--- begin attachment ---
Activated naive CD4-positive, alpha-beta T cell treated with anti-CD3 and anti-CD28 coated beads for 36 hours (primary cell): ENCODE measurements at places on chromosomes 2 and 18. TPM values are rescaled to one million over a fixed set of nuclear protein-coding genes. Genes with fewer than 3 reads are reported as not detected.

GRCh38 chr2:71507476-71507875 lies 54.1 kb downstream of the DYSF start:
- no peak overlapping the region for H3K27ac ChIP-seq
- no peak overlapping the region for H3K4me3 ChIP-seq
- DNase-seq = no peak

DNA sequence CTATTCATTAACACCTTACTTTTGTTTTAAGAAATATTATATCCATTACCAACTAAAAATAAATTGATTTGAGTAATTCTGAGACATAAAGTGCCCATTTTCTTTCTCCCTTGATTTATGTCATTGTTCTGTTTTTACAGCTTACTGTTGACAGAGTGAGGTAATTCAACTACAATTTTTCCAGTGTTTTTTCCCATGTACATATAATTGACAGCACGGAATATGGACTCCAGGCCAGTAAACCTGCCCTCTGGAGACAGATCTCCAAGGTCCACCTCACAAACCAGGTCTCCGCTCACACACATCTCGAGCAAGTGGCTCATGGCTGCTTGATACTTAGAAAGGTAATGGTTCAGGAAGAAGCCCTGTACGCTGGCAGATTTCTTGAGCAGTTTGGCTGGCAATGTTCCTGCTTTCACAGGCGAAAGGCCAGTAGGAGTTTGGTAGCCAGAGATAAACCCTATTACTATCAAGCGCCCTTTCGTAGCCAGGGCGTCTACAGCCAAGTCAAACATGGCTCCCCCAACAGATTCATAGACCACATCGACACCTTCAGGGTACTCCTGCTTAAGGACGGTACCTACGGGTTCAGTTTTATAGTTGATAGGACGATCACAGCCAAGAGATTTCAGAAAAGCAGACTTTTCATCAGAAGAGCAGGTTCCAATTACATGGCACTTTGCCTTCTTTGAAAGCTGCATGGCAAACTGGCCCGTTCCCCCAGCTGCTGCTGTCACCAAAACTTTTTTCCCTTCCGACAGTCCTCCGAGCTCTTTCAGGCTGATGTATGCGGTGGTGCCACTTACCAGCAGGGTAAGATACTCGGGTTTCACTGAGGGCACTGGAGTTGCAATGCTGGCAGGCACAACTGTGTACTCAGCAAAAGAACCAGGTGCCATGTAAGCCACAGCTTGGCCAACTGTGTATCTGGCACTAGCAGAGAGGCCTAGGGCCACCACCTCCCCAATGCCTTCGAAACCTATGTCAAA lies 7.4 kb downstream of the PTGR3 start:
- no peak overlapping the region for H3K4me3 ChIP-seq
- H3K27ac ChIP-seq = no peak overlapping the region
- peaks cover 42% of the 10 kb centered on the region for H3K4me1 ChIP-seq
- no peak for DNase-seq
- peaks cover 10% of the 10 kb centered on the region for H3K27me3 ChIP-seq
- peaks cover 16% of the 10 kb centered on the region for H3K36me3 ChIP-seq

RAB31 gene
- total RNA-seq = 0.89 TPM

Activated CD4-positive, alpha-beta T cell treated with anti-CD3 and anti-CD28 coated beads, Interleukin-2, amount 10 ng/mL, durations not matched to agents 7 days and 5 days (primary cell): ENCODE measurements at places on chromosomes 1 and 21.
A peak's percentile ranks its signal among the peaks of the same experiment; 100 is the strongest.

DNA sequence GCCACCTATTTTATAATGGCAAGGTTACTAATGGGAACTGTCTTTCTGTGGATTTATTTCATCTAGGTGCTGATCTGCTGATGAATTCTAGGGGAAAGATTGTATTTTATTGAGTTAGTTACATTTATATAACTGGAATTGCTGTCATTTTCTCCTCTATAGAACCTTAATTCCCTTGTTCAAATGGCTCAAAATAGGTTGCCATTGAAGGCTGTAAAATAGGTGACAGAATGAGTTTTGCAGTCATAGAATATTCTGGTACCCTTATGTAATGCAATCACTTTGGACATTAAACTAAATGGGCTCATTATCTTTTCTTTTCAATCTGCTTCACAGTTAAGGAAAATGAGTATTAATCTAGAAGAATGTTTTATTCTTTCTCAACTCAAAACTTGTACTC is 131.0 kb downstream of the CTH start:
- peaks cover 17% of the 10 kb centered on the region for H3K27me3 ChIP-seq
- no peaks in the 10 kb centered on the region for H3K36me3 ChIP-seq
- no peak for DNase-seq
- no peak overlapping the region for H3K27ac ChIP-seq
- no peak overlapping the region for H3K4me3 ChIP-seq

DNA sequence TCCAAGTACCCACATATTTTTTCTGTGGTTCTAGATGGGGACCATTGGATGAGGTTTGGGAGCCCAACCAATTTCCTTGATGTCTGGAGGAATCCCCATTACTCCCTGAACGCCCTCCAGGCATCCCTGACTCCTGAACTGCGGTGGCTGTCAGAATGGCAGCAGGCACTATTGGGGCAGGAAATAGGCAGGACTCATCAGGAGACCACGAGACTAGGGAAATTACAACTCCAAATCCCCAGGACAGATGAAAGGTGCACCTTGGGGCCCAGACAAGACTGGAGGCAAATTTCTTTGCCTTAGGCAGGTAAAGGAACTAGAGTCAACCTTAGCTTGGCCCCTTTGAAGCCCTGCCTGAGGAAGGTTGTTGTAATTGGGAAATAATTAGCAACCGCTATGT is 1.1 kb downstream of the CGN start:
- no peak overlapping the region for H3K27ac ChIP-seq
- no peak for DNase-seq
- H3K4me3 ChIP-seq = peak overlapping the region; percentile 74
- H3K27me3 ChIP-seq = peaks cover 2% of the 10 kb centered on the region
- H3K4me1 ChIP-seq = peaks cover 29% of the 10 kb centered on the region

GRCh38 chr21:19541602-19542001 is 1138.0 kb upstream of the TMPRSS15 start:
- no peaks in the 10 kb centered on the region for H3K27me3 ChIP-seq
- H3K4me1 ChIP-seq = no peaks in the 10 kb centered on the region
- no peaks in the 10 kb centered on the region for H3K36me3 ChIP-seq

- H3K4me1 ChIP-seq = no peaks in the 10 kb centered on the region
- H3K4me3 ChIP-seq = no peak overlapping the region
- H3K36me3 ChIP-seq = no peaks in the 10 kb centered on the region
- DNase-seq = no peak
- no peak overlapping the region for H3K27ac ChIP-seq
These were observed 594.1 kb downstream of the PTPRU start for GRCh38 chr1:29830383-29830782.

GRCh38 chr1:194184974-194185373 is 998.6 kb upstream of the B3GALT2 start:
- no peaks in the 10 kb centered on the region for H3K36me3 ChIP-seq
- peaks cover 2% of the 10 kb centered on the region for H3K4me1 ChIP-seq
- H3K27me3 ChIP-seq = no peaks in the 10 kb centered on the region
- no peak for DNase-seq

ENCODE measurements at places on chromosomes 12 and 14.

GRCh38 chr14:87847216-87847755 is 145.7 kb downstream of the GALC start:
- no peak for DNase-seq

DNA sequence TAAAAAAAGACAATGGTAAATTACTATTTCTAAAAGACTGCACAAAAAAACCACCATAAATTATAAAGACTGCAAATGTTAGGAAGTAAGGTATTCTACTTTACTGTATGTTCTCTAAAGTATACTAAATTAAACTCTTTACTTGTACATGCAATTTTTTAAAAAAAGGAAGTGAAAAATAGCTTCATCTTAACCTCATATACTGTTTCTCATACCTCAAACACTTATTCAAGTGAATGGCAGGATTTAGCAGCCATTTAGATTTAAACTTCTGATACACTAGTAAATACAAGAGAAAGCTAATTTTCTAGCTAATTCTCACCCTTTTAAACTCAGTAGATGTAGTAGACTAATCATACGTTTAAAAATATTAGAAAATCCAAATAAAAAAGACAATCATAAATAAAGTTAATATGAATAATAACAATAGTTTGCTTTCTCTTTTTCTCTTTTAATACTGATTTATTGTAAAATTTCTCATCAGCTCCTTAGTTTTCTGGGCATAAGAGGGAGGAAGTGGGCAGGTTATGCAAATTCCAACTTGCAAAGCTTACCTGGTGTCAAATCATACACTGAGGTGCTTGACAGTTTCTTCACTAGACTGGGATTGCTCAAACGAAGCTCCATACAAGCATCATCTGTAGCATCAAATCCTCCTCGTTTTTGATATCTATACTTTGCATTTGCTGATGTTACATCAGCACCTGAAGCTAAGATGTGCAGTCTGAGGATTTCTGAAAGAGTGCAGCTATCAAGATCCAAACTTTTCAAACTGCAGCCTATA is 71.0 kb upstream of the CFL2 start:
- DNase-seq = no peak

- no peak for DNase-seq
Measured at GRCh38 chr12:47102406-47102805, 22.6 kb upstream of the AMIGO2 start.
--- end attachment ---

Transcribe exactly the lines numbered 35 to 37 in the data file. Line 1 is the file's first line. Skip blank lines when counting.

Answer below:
- H3K36me3 ChIP-seq = no peaks in the 10 kb centered on the region
- DNase-seq = no peak
- no peak overlapping the region for H3K27ac ChIP-seq